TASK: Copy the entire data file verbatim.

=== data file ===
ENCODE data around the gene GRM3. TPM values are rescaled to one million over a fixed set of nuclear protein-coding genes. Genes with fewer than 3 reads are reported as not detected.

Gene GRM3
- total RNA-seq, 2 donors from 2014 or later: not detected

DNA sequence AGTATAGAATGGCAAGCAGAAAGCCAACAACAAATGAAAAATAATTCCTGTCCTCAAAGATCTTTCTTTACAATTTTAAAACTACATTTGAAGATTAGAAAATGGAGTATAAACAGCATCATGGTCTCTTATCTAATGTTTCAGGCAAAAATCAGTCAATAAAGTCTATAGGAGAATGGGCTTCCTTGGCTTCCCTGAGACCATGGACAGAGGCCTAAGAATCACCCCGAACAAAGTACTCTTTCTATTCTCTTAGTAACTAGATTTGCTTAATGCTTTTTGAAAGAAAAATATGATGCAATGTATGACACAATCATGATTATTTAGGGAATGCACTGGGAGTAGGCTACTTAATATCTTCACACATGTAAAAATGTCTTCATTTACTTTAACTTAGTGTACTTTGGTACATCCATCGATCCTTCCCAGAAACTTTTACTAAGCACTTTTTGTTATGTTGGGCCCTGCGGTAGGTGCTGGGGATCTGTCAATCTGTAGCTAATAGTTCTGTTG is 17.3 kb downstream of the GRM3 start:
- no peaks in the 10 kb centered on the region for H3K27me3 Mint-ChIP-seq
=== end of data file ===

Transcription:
ENCODE data around the gene GRM3. TPM values are rescaled to one million over a fixed set of nuclear protein-coding genes. Genes with fewer than 3 reads are reported as not detected.

Gene GRM3
- total RNA-seq, 2 donors from 2014 or later: not detected

DNA sequence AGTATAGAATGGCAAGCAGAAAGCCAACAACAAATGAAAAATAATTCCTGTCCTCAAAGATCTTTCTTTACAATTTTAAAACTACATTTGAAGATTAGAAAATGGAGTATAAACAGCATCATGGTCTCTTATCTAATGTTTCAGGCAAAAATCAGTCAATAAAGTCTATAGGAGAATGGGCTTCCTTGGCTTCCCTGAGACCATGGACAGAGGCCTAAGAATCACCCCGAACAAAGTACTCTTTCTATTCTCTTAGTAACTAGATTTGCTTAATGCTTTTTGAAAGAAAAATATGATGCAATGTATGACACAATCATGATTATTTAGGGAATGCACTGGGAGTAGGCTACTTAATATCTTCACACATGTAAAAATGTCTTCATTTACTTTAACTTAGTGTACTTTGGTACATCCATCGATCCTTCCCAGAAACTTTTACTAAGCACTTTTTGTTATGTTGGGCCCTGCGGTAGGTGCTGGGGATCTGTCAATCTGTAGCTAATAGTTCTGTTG is 17.3 kb downstream of the GRM3 start:
- no peaks in the 10 kb centered on the region for H3K27me3 Mint-ChIP-seq